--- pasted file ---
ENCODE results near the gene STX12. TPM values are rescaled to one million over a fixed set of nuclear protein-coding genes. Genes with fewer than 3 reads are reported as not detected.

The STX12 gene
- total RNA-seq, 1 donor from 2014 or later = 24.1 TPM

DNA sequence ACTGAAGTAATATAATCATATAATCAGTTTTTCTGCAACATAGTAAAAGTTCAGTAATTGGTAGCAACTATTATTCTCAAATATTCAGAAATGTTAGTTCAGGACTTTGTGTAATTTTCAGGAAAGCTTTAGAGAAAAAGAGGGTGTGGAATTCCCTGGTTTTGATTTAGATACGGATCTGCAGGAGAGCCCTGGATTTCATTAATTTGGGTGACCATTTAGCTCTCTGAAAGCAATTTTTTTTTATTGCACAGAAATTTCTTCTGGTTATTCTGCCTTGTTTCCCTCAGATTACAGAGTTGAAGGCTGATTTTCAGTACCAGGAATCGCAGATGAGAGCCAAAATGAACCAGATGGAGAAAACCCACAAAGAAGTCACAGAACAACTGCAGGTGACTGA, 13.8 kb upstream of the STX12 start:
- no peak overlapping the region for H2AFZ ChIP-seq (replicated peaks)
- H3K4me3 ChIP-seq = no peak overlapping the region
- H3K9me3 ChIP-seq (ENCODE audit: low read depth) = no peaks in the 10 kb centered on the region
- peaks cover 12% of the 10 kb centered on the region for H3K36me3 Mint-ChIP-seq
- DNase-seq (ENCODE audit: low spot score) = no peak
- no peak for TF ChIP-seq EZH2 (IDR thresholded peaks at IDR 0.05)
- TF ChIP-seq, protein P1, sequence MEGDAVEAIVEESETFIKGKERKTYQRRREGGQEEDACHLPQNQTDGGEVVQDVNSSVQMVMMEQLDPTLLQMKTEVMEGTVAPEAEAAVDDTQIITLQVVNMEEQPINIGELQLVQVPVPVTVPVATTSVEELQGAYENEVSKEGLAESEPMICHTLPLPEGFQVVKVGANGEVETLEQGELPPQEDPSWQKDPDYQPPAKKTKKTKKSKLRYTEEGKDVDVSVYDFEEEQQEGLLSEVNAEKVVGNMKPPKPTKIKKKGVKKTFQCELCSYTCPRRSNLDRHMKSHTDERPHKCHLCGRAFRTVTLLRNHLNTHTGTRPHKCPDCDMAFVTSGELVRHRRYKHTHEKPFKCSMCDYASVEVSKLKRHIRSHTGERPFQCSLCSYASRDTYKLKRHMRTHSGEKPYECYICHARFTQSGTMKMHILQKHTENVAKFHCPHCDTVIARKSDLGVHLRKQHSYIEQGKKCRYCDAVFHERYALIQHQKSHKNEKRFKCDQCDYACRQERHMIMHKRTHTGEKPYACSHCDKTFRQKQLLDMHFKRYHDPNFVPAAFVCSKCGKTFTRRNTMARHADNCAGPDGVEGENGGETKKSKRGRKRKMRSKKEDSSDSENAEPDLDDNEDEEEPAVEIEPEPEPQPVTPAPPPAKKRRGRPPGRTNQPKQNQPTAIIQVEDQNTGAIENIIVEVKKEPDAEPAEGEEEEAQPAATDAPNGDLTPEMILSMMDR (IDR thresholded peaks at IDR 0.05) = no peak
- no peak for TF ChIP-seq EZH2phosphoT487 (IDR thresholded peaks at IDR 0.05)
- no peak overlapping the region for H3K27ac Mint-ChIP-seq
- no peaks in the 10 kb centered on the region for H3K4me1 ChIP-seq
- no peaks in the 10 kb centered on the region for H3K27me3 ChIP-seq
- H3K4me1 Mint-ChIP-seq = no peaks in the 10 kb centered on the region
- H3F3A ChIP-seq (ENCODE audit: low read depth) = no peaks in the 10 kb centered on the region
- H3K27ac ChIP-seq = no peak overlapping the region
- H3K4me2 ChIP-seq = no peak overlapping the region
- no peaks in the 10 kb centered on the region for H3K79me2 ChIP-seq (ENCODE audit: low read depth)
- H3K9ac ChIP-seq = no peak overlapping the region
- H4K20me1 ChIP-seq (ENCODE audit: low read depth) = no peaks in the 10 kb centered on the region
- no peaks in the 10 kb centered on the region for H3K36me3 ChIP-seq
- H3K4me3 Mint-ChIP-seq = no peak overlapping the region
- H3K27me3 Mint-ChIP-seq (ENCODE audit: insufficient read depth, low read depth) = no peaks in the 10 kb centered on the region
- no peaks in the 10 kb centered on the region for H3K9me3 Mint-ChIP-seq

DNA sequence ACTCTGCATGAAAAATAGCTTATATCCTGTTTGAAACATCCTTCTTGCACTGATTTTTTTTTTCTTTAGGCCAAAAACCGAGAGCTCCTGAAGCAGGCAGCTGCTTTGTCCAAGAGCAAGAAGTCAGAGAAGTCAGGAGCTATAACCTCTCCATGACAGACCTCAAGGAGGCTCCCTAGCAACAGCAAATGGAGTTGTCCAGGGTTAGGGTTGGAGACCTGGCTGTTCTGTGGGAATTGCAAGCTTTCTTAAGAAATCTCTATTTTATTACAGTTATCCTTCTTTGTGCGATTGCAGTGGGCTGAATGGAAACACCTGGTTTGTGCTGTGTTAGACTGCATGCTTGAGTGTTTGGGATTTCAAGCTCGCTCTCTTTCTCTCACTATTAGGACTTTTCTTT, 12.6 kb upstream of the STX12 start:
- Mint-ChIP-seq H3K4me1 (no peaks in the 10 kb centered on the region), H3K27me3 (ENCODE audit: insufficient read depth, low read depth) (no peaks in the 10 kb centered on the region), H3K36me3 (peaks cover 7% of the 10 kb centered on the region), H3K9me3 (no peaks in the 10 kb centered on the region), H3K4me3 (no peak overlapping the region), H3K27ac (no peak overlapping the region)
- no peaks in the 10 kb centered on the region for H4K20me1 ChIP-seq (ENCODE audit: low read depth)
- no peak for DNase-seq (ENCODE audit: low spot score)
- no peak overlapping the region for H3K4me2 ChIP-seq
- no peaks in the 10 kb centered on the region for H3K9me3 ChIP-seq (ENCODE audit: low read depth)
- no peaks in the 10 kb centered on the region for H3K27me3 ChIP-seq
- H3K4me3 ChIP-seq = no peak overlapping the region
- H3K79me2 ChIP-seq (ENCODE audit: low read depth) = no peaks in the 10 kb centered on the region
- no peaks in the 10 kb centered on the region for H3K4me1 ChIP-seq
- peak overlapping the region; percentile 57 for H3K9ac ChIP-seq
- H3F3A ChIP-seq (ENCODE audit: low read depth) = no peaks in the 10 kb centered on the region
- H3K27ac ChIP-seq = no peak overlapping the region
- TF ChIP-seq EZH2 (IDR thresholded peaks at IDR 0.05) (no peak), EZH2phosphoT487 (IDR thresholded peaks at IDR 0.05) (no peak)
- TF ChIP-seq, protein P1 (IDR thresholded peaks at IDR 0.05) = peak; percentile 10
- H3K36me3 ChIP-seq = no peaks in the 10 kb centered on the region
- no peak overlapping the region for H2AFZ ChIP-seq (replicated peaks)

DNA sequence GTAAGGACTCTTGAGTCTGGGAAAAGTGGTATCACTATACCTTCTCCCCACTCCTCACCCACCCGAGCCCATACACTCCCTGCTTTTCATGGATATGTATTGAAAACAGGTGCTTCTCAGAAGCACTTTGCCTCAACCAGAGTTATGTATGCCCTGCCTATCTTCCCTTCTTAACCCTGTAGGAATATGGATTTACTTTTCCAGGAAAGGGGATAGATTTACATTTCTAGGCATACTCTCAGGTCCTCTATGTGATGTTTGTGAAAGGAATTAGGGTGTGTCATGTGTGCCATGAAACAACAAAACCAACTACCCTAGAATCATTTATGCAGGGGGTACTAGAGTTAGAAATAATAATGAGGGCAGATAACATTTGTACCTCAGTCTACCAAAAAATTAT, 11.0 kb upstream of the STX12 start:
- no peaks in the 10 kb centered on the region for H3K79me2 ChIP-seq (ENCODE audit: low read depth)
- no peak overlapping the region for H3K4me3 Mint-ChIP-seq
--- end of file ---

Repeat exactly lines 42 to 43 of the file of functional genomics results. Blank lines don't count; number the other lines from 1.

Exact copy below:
- H3K36me3 ChIP-seq = no peaks in the 10 kb centered on the region
- no peak overlapping the region for H2AFZ ChIP-seq (replicated peaks)